In This Episode:
Have you ever noticed a child with dyslexia who is extra disorganized or said they were done doing something you asked and it isn’t at all what you wanted them to do? Well, those are examples of a lack of executive functioning.
This episode dives into executive functioning and how to support executive function skills. Many students with dyslexia have ADHD which often presents with a lot of executive function deficits.
It can take many forms but can be most noticeable with desk/bag/room organization (or lack thereof), and in writing skills.
Listen to this week's episode to learn some strategies to support better executive functioning.
- What is executive functioning?
- How does it affect school and life?
- How to support executive functioning skills
Connect with Lisa Parnello:
- Follow on Instagram @ParnelloEducation
Resources Mentioned in this Episode:
- Understanding Dyslexia and Structured Reading Online Course
Other Resources I Love:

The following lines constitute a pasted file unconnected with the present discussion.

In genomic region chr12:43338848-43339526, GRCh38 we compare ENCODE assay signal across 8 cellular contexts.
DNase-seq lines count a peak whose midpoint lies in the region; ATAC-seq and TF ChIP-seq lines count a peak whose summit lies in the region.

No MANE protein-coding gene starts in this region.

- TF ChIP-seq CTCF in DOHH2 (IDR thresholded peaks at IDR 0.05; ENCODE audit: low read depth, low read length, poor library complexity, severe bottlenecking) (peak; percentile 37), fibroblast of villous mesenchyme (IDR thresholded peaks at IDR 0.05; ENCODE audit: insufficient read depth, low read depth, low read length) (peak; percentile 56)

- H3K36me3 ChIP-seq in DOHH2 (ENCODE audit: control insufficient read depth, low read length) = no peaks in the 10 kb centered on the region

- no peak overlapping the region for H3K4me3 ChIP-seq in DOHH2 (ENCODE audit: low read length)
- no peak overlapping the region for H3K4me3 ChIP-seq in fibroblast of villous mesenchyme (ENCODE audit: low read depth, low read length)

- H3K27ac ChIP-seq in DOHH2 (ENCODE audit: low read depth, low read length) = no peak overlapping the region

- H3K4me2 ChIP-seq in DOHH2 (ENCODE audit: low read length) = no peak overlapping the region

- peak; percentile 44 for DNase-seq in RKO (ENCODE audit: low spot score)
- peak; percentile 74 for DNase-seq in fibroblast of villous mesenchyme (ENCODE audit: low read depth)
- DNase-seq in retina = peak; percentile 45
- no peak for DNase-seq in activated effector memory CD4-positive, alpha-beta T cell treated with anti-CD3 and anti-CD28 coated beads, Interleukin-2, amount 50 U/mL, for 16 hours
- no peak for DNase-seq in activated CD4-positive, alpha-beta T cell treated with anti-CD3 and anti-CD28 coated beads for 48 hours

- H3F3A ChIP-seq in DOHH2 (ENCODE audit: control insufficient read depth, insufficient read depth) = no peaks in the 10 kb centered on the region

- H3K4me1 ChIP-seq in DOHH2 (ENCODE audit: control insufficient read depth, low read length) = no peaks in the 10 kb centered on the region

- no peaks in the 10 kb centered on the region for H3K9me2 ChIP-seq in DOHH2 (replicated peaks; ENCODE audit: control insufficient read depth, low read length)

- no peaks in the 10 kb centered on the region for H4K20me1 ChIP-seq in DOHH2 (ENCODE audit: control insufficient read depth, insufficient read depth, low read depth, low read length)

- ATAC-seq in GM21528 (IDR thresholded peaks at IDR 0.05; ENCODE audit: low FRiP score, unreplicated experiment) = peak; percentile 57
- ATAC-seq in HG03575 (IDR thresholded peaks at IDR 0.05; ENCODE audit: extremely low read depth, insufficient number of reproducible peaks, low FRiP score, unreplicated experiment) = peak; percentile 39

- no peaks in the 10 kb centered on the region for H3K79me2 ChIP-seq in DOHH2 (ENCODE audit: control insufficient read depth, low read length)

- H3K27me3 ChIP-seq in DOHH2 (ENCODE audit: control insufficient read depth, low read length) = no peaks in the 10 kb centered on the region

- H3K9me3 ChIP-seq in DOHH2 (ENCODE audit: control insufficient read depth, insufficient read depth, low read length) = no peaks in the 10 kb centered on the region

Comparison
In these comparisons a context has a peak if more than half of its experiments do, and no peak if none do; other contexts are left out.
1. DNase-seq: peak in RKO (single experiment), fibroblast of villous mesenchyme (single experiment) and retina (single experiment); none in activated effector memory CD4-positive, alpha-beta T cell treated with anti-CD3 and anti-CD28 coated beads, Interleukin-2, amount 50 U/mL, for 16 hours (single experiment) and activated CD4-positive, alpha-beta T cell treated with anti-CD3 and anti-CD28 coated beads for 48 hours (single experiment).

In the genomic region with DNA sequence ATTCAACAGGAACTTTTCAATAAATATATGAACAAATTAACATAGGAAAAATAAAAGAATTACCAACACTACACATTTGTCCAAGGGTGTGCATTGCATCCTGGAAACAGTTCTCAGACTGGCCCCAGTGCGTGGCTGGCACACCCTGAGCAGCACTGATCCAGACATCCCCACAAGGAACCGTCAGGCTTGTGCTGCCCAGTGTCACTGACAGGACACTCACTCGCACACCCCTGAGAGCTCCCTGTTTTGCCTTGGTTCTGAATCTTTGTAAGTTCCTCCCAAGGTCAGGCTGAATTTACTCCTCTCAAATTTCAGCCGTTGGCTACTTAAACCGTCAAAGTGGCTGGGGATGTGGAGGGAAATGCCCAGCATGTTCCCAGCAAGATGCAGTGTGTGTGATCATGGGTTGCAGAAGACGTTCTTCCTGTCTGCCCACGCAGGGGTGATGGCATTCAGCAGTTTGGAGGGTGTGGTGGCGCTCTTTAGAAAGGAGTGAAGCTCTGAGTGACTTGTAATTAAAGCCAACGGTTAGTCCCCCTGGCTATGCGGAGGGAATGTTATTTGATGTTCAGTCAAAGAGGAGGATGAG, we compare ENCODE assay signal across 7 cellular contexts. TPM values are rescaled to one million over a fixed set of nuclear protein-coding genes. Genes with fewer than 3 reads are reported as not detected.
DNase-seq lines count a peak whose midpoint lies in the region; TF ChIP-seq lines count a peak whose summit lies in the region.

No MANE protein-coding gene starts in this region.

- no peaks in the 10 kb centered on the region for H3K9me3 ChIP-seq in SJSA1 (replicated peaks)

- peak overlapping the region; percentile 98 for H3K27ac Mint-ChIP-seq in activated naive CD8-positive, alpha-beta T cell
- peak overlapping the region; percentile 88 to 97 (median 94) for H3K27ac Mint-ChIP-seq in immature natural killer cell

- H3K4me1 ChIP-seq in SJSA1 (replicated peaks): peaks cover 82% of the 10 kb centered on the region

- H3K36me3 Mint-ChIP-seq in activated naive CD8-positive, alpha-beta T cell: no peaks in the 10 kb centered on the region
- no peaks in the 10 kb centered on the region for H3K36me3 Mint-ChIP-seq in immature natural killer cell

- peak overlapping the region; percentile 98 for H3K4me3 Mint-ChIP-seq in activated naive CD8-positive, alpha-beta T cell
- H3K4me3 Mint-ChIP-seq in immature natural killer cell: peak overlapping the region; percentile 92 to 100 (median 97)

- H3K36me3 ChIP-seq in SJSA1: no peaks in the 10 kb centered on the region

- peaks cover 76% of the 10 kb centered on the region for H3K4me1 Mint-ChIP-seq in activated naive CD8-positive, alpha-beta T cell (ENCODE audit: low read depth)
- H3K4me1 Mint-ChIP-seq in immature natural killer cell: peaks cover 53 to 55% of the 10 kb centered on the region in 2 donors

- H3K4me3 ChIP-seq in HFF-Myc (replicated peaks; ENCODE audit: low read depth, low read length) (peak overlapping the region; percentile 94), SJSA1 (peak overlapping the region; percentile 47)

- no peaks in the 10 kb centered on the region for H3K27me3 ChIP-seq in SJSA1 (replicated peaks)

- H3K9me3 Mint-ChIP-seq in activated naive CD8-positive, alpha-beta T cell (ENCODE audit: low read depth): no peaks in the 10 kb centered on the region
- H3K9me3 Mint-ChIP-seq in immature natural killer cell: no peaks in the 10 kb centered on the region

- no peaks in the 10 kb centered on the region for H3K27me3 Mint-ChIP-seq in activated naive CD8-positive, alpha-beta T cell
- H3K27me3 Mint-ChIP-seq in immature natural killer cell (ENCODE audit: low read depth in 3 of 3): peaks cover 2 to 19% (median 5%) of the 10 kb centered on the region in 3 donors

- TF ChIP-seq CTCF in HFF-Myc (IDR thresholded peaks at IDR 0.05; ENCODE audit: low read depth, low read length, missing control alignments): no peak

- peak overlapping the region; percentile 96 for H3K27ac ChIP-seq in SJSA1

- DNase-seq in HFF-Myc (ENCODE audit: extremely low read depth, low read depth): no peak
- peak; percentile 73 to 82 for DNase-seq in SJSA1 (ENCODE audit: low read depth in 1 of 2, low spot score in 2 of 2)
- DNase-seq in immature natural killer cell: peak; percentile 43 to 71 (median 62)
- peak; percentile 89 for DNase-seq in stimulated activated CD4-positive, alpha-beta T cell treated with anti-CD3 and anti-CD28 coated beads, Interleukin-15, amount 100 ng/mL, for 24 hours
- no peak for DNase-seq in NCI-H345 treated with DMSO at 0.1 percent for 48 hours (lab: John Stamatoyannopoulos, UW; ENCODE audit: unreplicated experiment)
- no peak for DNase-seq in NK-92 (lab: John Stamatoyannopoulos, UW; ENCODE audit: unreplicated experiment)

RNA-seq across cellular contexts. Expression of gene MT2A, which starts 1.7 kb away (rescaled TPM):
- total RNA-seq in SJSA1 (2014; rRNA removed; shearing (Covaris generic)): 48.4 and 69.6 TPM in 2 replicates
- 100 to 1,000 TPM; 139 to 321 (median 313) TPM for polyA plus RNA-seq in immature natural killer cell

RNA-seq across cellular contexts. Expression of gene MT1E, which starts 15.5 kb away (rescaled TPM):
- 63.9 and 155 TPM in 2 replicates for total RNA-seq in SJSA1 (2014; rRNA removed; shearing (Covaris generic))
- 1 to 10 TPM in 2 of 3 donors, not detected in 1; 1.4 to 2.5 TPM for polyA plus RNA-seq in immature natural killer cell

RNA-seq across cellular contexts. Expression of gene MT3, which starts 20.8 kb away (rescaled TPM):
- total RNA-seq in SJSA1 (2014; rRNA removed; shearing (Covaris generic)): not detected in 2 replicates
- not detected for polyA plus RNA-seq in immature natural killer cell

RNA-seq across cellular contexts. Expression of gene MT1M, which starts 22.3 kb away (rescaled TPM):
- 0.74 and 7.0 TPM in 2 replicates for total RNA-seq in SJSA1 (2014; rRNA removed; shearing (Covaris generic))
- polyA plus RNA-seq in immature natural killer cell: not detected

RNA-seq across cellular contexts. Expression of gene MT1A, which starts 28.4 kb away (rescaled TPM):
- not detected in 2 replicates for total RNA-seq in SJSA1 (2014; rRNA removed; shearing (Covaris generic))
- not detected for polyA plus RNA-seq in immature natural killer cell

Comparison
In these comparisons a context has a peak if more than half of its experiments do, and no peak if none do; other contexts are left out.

Hello and welcome to Dyslexia Devoted the podcast dedicated to building awareness, understanding and strategies to help those with dyslexia. I'm your host Lisa Parnello, dyslexia therapist and founder of Parnello Education Services. This show features information stories, candid interviews and experiences with dyslexia at all ages. Join me as we dive into today's episode of dyslexia devoted. Hello, and welcome back friends. Have you ever noticed a child with dyslexia who is extra disorganized, or said they were done with something that you asked and it isn't at all what you were hoping for when you see the finished product? Well, those are examples of a lack of executive functioning. Welcome to Episode Nine of dyslexia devoted and today we will be talking about the relationship between dyslexia and executive functioning. If you're interested in anything I mentioned, today's episode, the show notes can be found at Parnello education.com. Forward slash episode nine, I just got back from our annual Wilson Trainer meeting that we finally got to have in person since it's been remote for last couple of years. And it's great to see other trainers who help teachers learn how to teach kids with dyslexia, we get to work together and share ideas. And it just so happened that I had already planned to talk about executive functioning today. That was actually one of the topics that we dove deeper into during our training. So it inspired a few extra ideas for this episode. If you want to be able to collaborate about dyslexia with other parents and educators, the International Dyslexia Association has a conference every November that I've gone to many times, and I always learned something new. And so they have both a live version in San Antonio this year, as well as some virtual options. And if you're a member of Ida, you can also get a discount for those conference tickets. And that's at dyslexia khan.org. Because it's always more helpful if you can meet other families or educators have kids with dyslexia so that you guys can talk about some of the nitty gritty details that maybe some other people just don't quite get. Without further ado, let's get into the topics for today's episode. So we're going to be talking about what is executive functioning? How does it affect school in life? And what can you do to support executive functioning skills? So what is executive functioning anyway, it is related to the process of organization planning, finishing tasks, attention, self monitoring, and regulation and perspective taking. So let's break down each of those things. organization can be a little bit of everything, and you can see it most clearly in their desk, or their locker or their backpack or their bedroom. And do they have organization skills? Is are things in any sort of logical order? Are they just crammed all in there. And that right, there is a pretty obvious sign if a kid is lacking some executive functioning, if you just glance at the way they organize their own stuff, when you're not telling them what to do. It can also be struggling with planning and finishing tasks, and figuring out alright, if this if I have to do this, where do I start? And what should it look like when I'm done. And we'll dive a little deeper into that into our second section today. And then attention, ADHD and dyslexia go pretty hand in hand. And so it's quite common to see students struggle with attention when they have dyslexia. And that heavily relies on their executive function skills. And so we'll go a little deeper into attention and ADHD and dyslexia in another episode, so we won't go too deep on that one today. And then there's self monitoring and regulation, being able to notice their own actions and how they are affecting the plan of what they're supposed to be doing. And being able to regulate themselves to say, Oh, I'm getting distracted, I should go back and finish this other thing that I started. Sometimes that also can be really regulating the emotions too, if they get frustrated with something they might lash out, instead of realizing, Oh, I'm frustrated, I should ask for help. Instead, they just get grouchy and get really upset. And they don't really notice that the reason they're upset is because they can't do this one specific thing. And maybe if they just asked for help on that one specific thing, they wouldn't be so frustrated. It can also come out with perspective taking. So they may not realize the way that they act has an effect on others. For example, if they lash out at you when they are frustrated with something, and they never asked you for help, and then they're mad that you just didn't understand that you should have been helping them all along. And they don't realize your perspective in the situation that they went from zero to 60. And they were totally fine to they were totally angry and you have no idea what happened in between. And they never asked you for help. So you didn't know that they needed help. And they just really struggle with that perspective taking the kids need somebody to remind them that you can't read their mind and that you don't know what they're thinking and what they might need help with if they don't tell you. Okay, so how does that affect a school in life with when we talk about all of these executive functioning skills, it affects it in so many ways. Everything from getting out the door and going to school on time and having everything when they get there and then being able to find it when they need it